Q. I saw a patient this week for an initial evaluation who has a historical diagnosis of bipolar disorder (likely type II). She was initially diagnosed while in graduate school at age 28, and experienced what was deemed to be a hypomanic episode, in the midst of her graduate studies and while completing, ironically enough, a mindfulness-based stress reduction course. She was reportedly put on lamotrigine, titrated up to an unknown dose (she thinks it was at least 100mg) and remained on that until her mood stabilized. She eventually discontinued the lamotrigine and reportedly has remained well for the last nine years, with no reported recurrences of hypomania. There is much more to the story (emotional abuse and medical trauma, long history of unidentified chronic illness including autoimmune conditions of gluten ataxia and eosinophilic esophagitis), but what puzzled me most and what inspired me to reach out to you was the fact that she reportedly stayed “stable” for nine years until recently. Due to an acute illness with nephrolithiasis, she lapsed into another depressive episode with ongoing suicidal ideation for the last six weeks. She came to me seeking to restart her lamotrigine. I informed her that there is not a lot of evidence to support its use in acute illness and that it is mainly a preventative medicine. I discussed the option of lithium with her, both for the benefits of treatment of depressive symptoms but also it’s anti-suicide effects. She would like to discuss with her mother, who also has bipolar disorder and is stable on both lamotrigine and lithium and I am waiting to hear back from her.
My main question to you is this: Is it theoretically possible and/or plausible that this woman could experience a period of stability lasting nine years with no pharmacologic treatment for her bipolar disorder? She was potentially interested in “short term” treatment for this acute episode, which apparently has been triggered by negative life events such as this acute illness, death of her family cat and also being laid off from her job. Would “short-term” lithium therapy be appropriate?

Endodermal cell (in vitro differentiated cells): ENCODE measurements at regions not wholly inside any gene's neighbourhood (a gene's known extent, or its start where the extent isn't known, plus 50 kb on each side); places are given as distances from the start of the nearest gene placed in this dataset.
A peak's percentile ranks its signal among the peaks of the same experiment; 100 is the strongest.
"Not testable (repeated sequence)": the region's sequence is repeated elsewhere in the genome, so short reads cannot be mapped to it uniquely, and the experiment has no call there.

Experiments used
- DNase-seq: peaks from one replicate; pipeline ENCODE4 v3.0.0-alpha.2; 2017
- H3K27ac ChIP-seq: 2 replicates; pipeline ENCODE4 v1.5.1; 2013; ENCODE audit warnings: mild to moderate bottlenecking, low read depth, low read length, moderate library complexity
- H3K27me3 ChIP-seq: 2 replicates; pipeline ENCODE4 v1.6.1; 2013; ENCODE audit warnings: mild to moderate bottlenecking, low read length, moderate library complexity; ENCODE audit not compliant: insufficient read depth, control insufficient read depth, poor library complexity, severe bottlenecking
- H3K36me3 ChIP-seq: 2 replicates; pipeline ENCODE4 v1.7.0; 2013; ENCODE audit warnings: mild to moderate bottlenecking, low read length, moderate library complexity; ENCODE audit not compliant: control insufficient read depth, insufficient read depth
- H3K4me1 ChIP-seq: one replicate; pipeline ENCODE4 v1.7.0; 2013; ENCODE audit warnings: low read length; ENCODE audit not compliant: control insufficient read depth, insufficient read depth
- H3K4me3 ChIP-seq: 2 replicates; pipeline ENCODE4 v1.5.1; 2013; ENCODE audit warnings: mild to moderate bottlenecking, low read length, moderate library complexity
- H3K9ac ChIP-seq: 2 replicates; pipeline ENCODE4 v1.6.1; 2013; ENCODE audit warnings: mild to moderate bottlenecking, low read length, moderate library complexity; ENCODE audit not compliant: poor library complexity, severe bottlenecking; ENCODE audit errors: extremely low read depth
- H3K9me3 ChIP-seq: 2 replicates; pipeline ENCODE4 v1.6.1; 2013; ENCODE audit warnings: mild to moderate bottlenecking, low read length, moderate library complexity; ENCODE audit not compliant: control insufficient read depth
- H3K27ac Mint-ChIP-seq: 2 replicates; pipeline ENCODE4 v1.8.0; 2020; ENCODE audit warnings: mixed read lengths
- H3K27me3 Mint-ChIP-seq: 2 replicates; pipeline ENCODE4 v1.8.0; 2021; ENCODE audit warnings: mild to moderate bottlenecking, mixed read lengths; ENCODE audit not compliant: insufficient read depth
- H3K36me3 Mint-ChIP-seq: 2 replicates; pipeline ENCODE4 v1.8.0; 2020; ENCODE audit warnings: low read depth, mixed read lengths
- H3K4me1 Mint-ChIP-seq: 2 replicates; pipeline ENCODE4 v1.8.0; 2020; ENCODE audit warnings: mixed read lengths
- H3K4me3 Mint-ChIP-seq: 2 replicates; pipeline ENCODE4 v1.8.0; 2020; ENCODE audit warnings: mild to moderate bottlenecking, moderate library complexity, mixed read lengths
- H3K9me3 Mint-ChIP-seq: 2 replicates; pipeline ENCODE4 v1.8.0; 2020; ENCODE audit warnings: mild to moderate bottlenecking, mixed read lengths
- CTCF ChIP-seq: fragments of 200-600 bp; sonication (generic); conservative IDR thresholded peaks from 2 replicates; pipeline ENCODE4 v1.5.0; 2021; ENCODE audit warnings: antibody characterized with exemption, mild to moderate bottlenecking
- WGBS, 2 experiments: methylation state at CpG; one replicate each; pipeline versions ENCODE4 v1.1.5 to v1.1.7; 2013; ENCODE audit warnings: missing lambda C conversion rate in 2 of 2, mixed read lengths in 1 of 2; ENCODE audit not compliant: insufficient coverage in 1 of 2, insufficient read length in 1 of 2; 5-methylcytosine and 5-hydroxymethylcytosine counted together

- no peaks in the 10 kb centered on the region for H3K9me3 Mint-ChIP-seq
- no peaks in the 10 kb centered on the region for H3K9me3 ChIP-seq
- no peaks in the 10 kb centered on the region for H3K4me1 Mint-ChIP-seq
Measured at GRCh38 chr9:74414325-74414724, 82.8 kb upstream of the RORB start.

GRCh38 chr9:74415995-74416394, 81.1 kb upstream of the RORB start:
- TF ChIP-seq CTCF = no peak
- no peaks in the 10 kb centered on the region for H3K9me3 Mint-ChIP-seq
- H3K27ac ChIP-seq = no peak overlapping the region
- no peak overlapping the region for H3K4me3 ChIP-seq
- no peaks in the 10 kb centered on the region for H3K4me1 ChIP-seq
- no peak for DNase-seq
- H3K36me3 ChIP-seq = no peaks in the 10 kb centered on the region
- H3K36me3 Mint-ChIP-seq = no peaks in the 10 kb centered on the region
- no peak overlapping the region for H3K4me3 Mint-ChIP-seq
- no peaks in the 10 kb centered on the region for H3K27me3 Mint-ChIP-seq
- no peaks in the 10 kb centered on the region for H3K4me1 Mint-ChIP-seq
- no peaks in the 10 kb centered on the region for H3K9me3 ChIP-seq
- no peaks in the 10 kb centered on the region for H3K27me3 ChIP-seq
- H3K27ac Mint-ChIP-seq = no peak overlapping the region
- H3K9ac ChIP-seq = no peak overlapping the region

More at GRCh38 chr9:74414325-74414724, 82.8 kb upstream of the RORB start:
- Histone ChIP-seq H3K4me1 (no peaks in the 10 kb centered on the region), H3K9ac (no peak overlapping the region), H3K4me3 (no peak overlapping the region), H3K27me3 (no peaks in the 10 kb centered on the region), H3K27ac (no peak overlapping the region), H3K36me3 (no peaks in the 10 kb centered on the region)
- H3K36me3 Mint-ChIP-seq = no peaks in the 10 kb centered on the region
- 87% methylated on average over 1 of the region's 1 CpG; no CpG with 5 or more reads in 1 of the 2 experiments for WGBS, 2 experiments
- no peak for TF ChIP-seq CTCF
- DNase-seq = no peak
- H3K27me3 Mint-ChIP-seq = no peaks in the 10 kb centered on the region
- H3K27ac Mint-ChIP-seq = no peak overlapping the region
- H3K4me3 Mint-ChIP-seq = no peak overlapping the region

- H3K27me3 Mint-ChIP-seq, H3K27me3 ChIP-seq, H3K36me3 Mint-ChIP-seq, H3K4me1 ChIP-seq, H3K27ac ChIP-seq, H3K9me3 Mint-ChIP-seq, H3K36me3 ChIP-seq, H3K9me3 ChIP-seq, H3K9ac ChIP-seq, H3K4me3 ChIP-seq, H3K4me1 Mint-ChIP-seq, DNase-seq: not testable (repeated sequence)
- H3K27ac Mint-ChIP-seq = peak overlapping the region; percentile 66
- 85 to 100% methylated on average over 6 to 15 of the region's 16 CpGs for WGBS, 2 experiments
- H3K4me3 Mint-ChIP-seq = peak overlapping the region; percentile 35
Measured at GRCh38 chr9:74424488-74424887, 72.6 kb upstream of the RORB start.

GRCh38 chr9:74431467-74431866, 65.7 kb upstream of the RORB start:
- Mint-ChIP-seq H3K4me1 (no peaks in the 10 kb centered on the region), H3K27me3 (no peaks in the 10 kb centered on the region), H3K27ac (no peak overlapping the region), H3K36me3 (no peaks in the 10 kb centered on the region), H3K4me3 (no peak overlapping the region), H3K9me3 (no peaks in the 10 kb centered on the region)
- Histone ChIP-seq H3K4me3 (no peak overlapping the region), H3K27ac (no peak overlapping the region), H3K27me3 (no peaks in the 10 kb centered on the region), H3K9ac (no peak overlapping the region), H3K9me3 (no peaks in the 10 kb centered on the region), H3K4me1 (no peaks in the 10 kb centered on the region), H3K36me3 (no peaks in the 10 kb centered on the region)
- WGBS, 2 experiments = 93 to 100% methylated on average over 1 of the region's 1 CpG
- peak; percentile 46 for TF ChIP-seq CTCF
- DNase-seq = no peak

A. Yes, a person can go a decade or so, or even decades, without any medication treatment and be in full remission with bipolar illness. I had a friend who had his one and only episode of depression at age 35, treated for a year and resolved, and then went untreated without an episode for over three decades, before a severe depression in his late 60s that ended in suicide.
That’s the nature of manic-depressive illness, which is defined as recurrent mood episodes of any kind (unipolar or bipolar). It is recurrent, so there will be more than one episode, but years and decades can pass between episdoes. Of one thing you can be certain, a first episode will be followed by a second at some point. As my friend’s example shows, that second episode could be the last one because it is fatal.
This does not mean that patients should be treated in all cases for years or decades when they would not have had an episode spontaneously, but the problem is that only God knows whether or not a remission period will last one year or ten years. Since clinicians should realize that they are not God, we have to be humble, and treat. Of course the patient can refuse and wait, but our recommendation should be to treat. Perhaps at low dose, perhaps lightly, but treat. If light and at low dose, the most effective preventive treatment is lithium.